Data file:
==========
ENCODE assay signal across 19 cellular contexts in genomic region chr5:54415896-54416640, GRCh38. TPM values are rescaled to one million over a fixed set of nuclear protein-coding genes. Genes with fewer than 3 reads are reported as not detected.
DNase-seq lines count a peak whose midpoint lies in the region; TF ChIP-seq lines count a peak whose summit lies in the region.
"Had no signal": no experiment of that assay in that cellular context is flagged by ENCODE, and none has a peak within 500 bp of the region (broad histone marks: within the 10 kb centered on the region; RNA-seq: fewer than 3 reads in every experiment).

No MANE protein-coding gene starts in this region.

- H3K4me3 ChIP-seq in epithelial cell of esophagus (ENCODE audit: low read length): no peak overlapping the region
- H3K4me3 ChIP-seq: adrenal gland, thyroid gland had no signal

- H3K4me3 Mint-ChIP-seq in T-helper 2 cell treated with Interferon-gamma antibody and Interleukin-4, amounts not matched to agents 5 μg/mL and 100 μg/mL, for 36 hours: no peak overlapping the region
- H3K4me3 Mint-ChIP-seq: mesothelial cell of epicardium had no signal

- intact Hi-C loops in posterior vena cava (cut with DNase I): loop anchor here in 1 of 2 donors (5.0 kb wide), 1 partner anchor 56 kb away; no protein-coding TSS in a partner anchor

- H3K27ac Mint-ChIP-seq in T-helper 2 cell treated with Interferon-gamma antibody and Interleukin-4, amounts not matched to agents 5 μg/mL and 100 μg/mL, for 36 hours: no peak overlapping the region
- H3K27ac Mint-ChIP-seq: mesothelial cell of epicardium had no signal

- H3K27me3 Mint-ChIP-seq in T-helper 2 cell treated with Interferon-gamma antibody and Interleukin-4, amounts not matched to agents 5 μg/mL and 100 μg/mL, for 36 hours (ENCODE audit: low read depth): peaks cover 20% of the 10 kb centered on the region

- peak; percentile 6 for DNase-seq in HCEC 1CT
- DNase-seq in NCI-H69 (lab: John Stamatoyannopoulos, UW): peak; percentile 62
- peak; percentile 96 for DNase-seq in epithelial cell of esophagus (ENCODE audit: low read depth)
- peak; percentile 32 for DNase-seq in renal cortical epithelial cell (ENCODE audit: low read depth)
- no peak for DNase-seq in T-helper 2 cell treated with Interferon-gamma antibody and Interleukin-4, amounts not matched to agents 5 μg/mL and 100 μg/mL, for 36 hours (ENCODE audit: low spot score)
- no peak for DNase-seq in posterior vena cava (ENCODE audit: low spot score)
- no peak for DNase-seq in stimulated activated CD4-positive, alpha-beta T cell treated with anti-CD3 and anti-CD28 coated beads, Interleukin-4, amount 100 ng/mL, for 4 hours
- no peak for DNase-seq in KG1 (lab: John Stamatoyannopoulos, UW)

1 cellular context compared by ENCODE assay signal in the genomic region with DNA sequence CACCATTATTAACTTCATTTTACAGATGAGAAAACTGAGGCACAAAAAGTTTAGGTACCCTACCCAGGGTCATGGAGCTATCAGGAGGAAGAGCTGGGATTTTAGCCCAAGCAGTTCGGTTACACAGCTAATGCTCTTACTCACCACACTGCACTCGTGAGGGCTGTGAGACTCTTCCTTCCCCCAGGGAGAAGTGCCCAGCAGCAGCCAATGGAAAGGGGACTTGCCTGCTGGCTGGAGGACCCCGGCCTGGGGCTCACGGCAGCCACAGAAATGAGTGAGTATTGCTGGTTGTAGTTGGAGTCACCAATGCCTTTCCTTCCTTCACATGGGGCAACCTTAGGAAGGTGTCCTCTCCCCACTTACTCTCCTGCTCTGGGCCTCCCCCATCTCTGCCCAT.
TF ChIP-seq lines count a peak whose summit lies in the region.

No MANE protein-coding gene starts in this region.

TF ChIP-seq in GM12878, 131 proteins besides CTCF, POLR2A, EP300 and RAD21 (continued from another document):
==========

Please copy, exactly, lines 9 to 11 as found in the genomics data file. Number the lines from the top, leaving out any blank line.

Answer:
- intact Hi-C loops in posterior vena cava (cut with DNase I): loop anchor here in 1 of 2 donors (5.0 kb wide), 1 partner anchor 56 kb away; no protein-coding TSS in a partner anchor

- H3K27ac Mint-ChIP-seq in T-helper 2 cell treated with Interferon-gamma antibody and Interleukin-4, amounts not matched to agents 5 μg/mL and 100 μg/mL, for 36 hours: no peak overlapping the region
- H3K27ac Mint-ChIP-seq: mesothelial cell of epicardium had no signal